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LINGUIST List 21.863

Sat Feb 20 2010

Books: Morphology/Cognitive Science: Carstairs-McCarthy

Editor for this issue: Fatemeh Abdollahi <fatemehlinguistlist.org>


Links to the websites of all LINGUIST's supporting publishers are available at the end of this issue.
Directory
        1.    Jane Hamilton, The Evolution of Morphology: Carstairs-McCarthy

Message 1: The Evolution of Morphology: Carstairs-McCarthy
Date: 19-Feb-2010
From: Jane Hamilton <jane.hamiltonoup.com>
Subject: The Evolution of Morphology: Carstairs-McCarthy
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Title: The Evolution of Morphology
Series Title: Studies in the Evolution of Language
Published: 2010
Publisher: Oxford University Press
                http://www.oup.com/us

Book URL: http://ukcatalogue.oup.com/product/9780199202683.do

Author: Andrew D. Carstairs-McCarthy
Hardback: ISBN: 0199299781 9780199299782 Pages: 272 Price: U.K. £ 65.00
Paperback: ISBN: 0199202680 9780199202683 Pages: 272 Price: U.K. £ 22.99
Abstract:

This book considers the evolution of the grammatical structure of words in
the more general contexts of human evolution and the origins of language.
The consensus in many fields is that language is well designed for its
purpose, and became so either through natural selection or by virtue of
non-biological constraints on how language must be structured. Andrew
Carstairs-McCarthy argues that in certain crucial respects language is not
optimally designed. This can be seen, he suggests, in the existence of not
one but two kinds of grammatical organization - syntax and morphology - and
in the morphological and morpho-phonological complexity which leads to
numerous departures from the one-form-one-meaning principle.

Having discussed the issue of good and bad design in a wider biological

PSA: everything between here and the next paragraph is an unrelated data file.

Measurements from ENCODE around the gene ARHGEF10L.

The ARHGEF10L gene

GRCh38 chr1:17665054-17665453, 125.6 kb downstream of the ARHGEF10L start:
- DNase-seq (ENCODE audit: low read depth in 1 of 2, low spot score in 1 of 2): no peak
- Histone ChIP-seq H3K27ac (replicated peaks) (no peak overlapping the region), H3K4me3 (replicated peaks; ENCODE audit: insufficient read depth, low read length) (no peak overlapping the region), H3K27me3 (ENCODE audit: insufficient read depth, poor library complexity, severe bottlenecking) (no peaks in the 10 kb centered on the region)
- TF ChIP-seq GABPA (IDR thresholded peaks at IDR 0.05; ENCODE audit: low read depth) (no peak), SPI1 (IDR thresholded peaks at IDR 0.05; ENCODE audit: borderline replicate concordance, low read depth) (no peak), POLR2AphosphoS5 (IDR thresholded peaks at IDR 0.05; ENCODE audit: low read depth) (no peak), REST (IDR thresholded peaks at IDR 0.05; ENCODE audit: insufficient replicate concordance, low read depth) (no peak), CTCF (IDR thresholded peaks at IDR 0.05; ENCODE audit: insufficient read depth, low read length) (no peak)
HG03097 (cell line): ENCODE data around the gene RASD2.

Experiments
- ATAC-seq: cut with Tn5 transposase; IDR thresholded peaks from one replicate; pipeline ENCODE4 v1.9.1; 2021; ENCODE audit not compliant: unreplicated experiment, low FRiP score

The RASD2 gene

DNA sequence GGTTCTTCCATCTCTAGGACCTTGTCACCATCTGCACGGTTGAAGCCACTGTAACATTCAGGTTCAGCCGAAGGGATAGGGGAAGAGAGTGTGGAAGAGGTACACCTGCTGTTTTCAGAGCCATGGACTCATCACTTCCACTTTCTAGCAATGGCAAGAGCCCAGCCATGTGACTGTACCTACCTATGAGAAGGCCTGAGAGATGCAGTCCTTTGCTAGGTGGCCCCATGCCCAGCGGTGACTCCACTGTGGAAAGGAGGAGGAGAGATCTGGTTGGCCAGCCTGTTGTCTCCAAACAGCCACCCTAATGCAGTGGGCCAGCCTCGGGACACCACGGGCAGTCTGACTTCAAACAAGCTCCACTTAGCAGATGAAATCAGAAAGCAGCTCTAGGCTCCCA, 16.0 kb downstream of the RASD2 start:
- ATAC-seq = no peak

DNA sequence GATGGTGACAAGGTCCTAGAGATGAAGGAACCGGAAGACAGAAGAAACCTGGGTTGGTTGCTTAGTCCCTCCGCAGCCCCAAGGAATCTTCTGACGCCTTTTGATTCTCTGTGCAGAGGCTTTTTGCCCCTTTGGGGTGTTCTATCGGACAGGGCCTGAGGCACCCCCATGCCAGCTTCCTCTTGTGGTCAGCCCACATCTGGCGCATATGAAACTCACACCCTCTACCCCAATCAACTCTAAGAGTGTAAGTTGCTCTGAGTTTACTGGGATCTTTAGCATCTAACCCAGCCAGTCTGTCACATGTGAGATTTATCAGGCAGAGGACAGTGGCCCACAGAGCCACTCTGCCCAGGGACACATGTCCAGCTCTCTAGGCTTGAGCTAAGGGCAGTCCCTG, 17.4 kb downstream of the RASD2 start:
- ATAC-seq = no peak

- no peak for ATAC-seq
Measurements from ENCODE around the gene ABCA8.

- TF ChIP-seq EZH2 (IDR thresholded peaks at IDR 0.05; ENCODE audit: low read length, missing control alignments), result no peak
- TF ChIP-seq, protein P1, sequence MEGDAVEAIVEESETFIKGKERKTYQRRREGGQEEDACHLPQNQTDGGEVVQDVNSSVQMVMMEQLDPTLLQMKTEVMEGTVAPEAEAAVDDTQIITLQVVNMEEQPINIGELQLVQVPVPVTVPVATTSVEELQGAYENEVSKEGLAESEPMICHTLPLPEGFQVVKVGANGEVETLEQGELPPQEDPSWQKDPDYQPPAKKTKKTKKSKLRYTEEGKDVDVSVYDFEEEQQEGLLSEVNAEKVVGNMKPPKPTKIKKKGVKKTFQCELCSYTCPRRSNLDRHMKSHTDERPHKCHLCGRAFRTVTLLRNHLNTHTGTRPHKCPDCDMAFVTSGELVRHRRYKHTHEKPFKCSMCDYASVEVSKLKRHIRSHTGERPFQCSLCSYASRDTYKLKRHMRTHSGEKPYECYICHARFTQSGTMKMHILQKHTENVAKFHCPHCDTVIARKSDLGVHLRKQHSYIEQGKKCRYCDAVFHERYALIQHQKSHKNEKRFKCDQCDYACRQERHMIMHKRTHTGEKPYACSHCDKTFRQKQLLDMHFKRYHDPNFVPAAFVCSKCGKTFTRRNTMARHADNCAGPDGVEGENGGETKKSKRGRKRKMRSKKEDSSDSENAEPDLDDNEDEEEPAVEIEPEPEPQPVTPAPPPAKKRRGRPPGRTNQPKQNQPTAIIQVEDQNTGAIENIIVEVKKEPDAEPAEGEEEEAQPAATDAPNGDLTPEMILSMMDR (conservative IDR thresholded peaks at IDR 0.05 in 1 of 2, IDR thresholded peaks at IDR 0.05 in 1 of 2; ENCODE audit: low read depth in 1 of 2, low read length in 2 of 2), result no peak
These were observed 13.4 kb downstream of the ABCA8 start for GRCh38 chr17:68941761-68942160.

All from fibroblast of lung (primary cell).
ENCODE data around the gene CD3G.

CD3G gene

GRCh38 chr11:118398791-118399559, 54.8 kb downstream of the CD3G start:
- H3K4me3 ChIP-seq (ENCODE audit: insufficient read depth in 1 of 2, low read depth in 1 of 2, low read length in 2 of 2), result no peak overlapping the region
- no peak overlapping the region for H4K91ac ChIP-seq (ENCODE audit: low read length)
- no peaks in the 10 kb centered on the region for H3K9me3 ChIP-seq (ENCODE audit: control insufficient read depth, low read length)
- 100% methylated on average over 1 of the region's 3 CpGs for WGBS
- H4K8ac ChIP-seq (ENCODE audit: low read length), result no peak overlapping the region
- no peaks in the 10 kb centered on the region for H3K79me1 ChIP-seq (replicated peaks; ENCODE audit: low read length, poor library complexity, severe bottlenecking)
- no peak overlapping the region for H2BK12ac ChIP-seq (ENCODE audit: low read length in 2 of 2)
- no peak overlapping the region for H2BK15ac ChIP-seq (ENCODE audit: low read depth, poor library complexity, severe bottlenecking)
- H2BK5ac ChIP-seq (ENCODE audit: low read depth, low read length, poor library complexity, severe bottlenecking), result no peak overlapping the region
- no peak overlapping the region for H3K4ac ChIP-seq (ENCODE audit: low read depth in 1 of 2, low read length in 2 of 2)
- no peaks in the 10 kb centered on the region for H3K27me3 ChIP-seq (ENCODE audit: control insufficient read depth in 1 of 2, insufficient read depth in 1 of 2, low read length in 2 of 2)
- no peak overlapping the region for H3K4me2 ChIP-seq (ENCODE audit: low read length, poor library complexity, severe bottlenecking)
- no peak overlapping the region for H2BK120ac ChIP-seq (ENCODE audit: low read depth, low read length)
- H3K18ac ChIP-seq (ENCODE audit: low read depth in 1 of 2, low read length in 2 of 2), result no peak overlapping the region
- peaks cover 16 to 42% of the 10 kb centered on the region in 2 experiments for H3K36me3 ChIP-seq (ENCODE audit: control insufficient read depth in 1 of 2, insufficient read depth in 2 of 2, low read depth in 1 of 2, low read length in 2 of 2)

context, the author shows that conventional explanations for the nature of
morphology do not work. Its poor design features arose, he argues, from two
characteristics present when the ancestors of modern humans had a
vocabulary but no grammar. One of these was a synonymy-avoidance
expectation, while the other was an articulatory and phonological apparatus
that encouraged the development of new synonyms. Morphology developed in
response to these conflicting pressures.

In this stimulating and carefully argued account Professor McCarthy offers
a powerful challenge to conventional views of the relationship between
syntax and morphology, to the adaptationist view of language evolution, and
to the notion that language in some way reflects 'laws of form'. This
fundamental contribution to understanding the nature and evolution of
language will be of wide interest to linguists of all theoretical
persuasions as well as to scholars in cognitive science and anthropology.

Linguistic Field(s): Anthropological Linguistics
                            Cognitive Science
                            Morphology

Subject Language(s): English (eng)

Written In: English (eng )

See this book announcement on our website:
http://linguistlist.org/get-book.html?BookID=46246


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-------------------------- Major Supporters --------------------------
Cambridge University Press http://us.cambridge.org
Georgetown University Press http://www.press.georgetown.edu
Hodder Education http://www.hoddereducation.co.uk
John Benjamins http://www.benjamins.com/
Lincom GmbH http://www.lincom.eu
MIT Press http://mitpress.mit.edu/
Mouton de Gruyter http://www.mouton-publishers.com
Multilingual Matters http://www.multilingual-matters.com/
Narr Francke Attempto Verlag GmbH + Co. KG www.narr.de
Palgrave Macmillan http://www.palgrave.com
Rodopi http://www.rodopi.nl/
Wiley-Blackwell http://www.blackwellpublishing.com

---------------------- Other Supporting Publishers ----------------------
Cascadilla Press http://www.cascadilla.com/
International Pragmatics Assoc. http://www.ipra.be
Linguistic Association of Finland http://www.ling.helsinki.fi/sky/
SIL International http://www.ethnologue.com/bookstore.asp
St. Jerome Publishing Ltd http://www.stjerome.co.uk
Utrecht institute of Linguistics http://www-uilots.let.uu.nl/




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